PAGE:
“Do not worry in the least about yourself, leave all worry to God,’ – this appears to be the commandment in all religions. This need not frighten anyone. He who devotes himself to service with a clear conscience, will day by day grasp the necessity for it in greater measure, and will continually grow richer in faith. The path of service can hardly be trodden by one who is not prepared to renounce self-interest, and to recognize the conditions of his birth. Consciously or unconsciously, every one of us does render some service or other. If we cultivate the habit of doing this service deliberately, our desire for service will steadily grow stronger, and will make not only for our own happiness but that of the world at large.” ― Mahatma Gandhi
Since the dawn of man, humanity has sought to improve upon themselves as moral beings through the belief and worship of a higher power. Religions, no matter what the creed, have always required their devotees to make personal sacrifices in the name of righteousness and holy veneration. Some of these acts are relatively simple, such as giving up meat for the Catholic Lent, or they can be more demanding like fasting from dawn until sunset during the Islamic month of Ramadan. At the extreme end of this spectrum, as tribute, the Mayans actually sacrificed their own people to the gods, throwing them into cavernous cenotes believed to be portals to the underworld. Or simply look to the Pantheon, St Peter’s Basilica, the Mahabodhi Temple, Masjid al-Haram or any number of awe-inspiring religious structures the world over, erected specifically to honor the divine and encourage prayer. Human devotion can take shape in extraordinary feats of grandeur or merely modest efforts of self improvement.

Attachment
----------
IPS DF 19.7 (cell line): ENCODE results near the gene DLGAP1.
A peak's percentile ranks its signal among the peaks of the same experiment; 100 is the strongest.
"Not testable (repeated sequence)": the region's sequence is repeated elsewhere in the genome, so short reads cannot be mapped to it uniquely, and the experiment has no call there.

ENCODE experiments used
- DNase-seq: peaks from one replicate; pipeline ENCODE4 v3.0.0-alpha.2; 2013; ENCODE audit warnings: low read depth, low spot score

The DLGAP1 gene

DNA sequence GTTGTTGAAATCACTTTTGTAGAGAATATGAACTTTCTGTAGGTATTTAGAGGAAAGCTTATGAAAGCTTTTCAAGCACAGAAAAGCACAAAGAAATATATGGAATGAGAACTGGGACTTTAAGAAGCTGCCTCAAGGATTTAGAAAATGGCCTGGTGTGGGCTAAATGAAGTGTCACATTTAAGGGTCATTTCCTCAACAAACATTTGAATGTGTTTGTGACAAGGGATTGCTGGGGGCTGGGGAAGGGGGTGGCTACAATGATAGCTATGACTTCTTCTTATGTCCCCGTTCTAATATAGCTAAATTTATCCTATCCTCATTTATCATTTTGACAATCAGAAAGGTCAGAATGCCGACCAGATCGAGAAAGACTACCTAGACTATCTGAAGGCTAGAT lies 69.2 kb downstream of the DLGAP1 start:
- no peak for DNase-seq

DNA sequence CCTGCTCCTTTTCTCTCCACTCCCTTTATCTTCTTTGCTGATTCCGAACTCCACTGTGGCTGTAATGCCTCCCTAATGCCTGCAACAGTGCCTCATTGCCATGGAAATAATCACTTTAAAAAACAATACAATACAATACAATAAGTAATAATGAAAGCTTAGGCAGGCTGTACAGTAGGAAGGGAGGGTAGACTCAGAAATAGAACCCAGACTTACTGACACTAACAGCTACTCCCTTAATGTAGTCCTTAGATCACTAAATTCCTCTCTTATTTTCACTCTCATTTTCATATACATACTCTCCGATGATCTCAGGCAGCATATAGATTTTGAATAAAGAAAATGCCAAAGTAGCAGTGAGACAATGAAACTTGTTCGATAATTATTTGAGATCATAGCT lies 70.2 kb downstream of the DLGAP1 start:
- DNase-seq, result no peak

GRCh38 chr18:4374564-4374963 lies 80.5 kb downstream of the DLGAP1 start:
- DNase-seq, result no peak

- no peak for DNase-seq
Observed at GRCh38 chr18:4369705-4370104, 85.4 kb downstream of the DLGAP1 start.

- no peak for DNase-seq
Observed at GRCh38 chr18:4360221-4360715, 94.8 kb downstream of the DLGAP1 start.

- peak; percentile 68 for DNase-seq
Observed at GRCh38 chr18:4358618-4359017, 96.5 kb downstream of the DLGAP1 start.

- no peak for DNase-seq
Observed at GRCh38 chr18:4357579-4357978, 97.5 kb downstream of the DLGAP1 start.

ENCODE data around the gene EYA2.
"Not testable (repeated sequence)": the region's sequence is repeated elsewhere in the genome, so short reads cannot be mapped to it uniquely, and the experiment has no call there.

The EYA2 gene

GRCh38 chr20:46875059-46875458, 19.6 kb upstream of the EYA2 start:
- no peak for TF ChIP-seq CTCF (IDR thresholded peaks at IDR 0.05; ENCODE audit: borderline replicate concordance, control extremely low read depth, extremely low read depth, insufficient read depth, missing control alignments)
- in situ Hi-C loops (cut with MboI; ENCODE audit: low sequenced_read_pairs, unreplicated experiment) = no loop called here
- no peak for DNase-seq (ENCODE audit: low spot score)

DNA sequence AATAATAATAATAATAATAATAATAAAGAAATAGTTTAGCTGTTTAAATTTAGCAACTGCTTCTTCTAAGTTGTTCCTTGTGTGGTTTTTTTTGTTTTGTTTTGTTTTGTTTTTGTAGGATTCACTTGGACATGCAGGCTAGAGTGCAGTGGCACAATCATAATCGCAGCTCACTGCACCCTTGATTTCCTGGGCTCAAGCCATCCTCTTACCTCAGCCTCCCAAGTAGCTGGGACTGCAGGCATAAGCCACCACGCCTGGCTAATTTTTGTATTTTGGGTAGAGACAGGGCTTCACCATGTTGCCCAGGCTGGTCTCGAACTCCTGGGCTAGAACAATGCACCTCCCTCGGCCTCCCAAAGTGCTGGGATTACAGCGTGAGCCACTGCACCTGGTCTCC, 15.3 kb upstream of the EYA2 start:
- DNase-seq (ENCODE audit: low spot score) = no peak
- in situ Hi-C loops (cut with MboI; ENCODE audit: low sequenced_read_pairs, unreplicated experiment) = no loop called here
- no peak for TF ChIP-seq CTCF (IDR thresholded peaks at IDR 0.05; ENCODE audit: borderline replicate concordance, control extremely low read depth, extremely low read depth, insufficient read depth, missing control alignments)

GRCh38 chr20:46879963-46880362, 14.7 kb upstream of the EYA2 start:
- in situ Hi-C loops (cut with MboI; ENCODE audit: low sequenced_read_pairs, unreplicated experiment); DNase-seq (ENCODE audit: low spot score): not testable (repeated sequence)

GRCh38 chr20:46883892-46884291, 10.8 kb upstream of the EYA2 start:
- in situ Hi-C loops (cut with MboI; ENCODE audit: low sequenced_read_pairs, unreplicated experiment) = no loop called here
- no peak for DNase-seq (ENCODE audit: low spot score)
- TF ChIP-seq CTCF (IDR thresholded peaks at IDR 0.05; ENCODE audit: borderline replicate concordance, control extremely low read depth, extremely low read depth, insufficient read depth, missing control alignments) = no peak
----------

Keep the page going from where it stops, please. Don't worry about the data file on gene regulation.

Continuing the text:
As Mahatma Gandhi phrased it, these personal sacrifices are, at their core, a service whose ultimate ends are to better one’s self and the world around them. Often, the unfortunate result of this mindset can be catastrophic, either personally, by ignoring one’s own general well being in service of their religion, or culturally, as we see in the repetition of wars throughout human history in which one sect claims to be of higher verity than another. In these situations, morals seem to become as slippery as presumed truths. Yet, people continue to worship. They continue to pray, to meditate, to donate, to sacrifice, to make pilgrimages and devote their lives in hopes of bringing meaning to their existence and good into a world that often looks quite grim.
The following six films chronicle the holy being humanized by various forms of sacrifice and devotion of people young and old. Some subjects find themselves abstaining from pleasure for the purpose of purity, while others seek forgiveness for sins past, wholly believing that moral transgressions are spiritually reconcilable. Each of these documentaries, varying in style from meditative observation to hysterical satire, celebrates the devout by simply bearing witness.
KUMARÉ is a documentary about a man who impersonates a wise Indian Guru and builds a following in Arizona. At the height of his popularity, the Guru Kumaré must reveal his true identity to his disciples to unveil his greatest teaching of all.
Koran By Heart
Following a global contest reading of the Koran by young Muslim children that takes place in Cairo, Egypt annually during Ramadan KORAN BY HEART is a coming of age story about Muslim kids in modern times.
Exploring our world from the mundane to the miraculous, looking into the reaches of man’s spirituality and the human experience, SAMSARA is neither a traditional documentary nor a travelogue, instead taking the form of a nonverbal, guided meditation.
High above a jungle in Nepal, pilgrims make an ancient journey by cable car to worship the legendary temple of the Hindu goddess Durga: MANAKAMANA.
THE OVERNIGHTERS is the story of the broken, desperate men chasing their dreams and running from their demons in the North Dakota oil fields and the local Pastor who risks everything to help them.
Into Great Silence
INTO GREAT SILENCE is an intimate portrayal and examination of the life of the devout monks who live within the Grande Chartreuse, the head monastery of the reclusive Carthusian Order situated in the French Alps.